|Jepson Flora Project: Jepson Interchange|
|TREATMENT FROM THE JEPSON MANUAL (1993)||
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Jepson Interchange (more information)
©Copyright 1993 by the Regents of the University of California
AND IS MAINTAINED FOR ARCHIVAL PURPOSES ONLY
Annual to tree
Leaves basal or cauline, alternate to whorled, simple to compound
Inflorescence: 1° inflorescence a head, each resembling a flower, 1many, generally arrayed in cymes, generally subtended by ± calyx-like involucre; flowers 1many per head
Flowers bisexual, unisexual, or sterile, ± small, of several types; calyx 0 or modified into pappus of bristles, scales, or awns, which is generally persistent in fruit; corolla radial or bilateral (rarely 0), lobes generally (0)45; stamens 45, anthers generally fused into cylinder around style, often appendaged at tips, bases, or both, filaments generally free, generally attached to corolla near throat; pistil 1, ovary inferior, 1-chambered, 1-seeded, style 1, branches 2, generally hair-tufted at tip, stigmas 2, generally on inside of style branches
Fruit: achene, cylindric to ovoid, generally deciduous with pappus attached
Genera in family: ± 1300 genera, 21,000 species (largest family of dicots): worldwide. Largest family in CA. Also see tribal key to CA genera: Strother 1997 Madroño 44(1):128. See glossary p. 25 for illustrations of general family characteristics.
Annual, perennial herb, subshrubs, decumbent to erect, taprooted
Stems simple or branched from base or above
Leaves simple, entire to pinnately lobed; basal petioled, ovate to spoon-shaped; cauline reduced upward, sessile, (ob)lanceolate to (ob)ovate
Inflorescence: heads radiate or discoid, terminal, solitary or clustered; involucres hemispheric, bell-shaped, obconic, or cylindric; phyllaries in 49 series, thin to tough but flexible, tips green or tinged purplish; receptacle concave, naked, shallowly pitted
Ray flowers present or 0, fertile or sterile; corollas yellow or white to purple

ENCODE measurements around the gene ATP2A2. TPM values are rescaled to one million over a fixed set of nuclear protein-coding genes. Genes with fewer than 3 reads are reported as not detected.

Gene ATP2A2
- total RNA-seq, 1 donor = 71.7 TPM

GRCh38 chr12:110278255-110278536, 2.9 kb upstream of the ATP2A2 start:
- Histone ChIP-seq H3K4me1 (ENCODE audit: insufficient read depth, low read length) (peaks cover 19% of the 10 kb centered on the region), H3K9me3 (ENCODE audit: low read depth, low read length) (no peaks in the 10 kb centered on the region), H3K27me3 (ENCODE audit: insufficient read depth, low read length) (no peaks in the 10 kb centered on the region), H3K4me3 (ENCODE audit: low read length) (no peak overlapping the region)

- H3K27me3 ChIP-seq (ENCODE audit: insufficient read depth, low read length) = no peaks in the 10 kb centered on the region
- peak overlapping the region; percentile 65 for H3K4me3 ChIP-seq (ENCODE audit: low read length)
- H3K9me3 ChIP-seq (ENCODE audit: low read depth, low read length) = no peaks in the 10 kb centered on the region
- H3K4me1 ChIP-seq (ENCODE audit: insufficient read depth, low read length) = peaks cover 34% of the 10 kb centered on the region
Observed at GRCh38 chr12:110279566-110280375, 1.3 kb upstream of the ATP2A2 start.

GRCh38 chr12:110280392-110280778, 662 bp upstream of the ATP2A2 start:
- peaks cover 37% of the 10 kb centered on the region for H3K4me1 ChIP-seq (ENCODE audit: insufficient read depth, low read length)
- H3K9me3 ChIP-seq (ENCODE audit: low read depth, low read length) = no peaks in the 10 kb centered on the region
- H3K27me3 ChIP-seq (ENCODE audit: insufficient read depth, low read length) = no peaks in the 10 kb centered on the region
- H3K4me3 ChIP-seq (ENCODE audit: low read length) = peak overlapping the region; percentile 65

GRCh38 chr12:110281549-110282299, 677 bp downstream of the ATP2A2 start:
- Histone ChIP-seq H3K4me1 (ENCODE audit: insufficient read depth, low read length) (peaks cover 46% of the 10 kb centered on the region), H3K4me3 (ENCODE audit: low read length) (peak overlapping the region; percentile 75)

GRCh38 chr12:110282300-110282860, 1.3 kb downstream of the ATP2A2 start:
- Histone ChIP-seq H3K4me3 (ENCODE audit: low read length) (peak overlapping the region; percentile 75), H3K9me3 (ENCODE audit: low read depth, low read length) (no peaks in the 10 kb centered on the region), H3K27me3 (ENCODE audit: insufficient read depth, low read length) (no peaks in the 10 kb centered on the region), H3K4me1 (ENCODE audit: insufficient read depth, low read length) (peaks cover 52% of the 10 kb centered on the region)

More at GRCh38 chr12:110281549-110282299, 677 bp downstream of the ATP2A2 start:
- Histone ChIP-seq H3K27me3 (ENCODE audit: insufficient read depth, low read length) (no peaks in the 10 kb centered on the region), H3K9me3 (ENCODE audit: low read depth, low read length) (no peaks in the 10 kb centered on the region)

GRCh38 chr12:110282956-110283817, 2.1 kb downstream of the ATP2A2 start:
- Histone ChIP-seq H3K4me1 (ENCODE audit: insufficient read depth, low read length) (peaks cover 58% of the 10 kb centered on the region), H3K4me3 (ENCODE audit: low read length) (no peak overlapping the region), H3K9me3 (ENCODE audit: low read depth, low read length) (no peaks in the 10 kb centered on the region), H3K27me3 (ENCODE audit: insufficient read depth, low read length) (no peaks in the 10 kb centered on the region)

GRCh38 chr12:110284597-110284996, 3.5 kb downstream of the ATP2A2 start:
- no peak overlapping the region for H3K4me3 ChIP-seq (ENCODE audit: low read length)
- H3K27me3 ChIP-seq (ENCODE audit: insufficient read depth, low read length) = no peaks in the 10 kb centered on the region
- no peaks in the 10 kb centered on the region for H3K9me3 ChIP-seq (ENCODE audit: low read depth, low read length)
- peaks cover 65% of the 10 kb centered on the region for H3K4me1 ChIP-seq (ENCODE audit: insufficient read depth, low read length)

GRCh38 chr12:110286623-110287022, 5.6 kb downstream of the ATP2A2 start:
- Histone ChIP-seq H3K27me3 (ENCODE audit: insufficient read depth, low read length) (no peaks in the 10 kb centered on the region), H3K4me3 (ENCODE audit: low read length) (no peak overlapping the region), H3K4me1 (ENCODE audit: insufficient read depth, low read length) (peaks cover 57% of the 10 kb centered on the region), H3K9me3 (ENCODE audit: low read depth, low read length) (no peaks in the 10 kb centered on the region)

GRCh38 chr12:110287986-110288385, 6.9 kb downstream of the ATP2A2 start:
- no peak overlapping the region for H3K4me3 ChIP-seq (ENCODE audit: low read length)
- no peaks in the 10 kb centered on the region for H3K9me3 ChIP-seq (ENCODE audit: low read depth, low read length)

Disk flowers generally fertile (except L. occidentalis); corollas yellow, violet, purple, pink, or white, funnel-shaped to cylindric, marginal ones in rayless heads often enlarged and bilateral, deeply lobed on inner side, lobes spreading from head center; style appendages flat, triangular, awl-shaped, or cusped
Fruit obconic, mottled purple-brown; hairs dense, appressed, silky; pappus 0 in ray flowers, in disk flowers of many bristles, these free or fused at base, or fused throughout into awns, white, tan, or red-brown
Species in genus: 14 species: CA; NV, AZ, n Baja CA
Etymology: (C.F. Lessing, 18091862, German specialist in Asteraceae)
Incl CA sp. previously treated in Benitoa and Corethrogyne.
Annual; herbage with tack- and nail-shaped glands, scantily tomentose when youngSee the CNPS Inventory for information about endangerment and rarity.
Stems erect, stout, 211 dm, red-green
Leaves 48 cm, linear-lanceolate to oblanceolate; tips acute, margins entire to wavy, reduced upwards
Inflorescence: heads radiate, in an open panicle; involucres 810 mm, narrowly obconic to cylindric; phyllaries linear, long-tapered, surfaces glandular, tips straight, each with a single, very large nail-shaped gland
Ray flowers 58, fertile; ligules yellow
Disk flowers 912, functionally staminate; corollas 4.65.2 mm, narrowly funnel-shaped, yellow, red-tinged; style branches 1.5 mm
Fruit 3.54 mm; pappus of 58 slender, deciduous, white bristles
Ecology: UNCOMMON. Apparently restricted to serpentine outcrops
Elevation: 450850 m.
Bioregional distribution: Inner South Coast Ranges (areas of Parkfield, se Monterey Co., and New Idria, se San Benito Co.)
Synonyms: Benitoa o. (H.M. Hall) D.D. Keck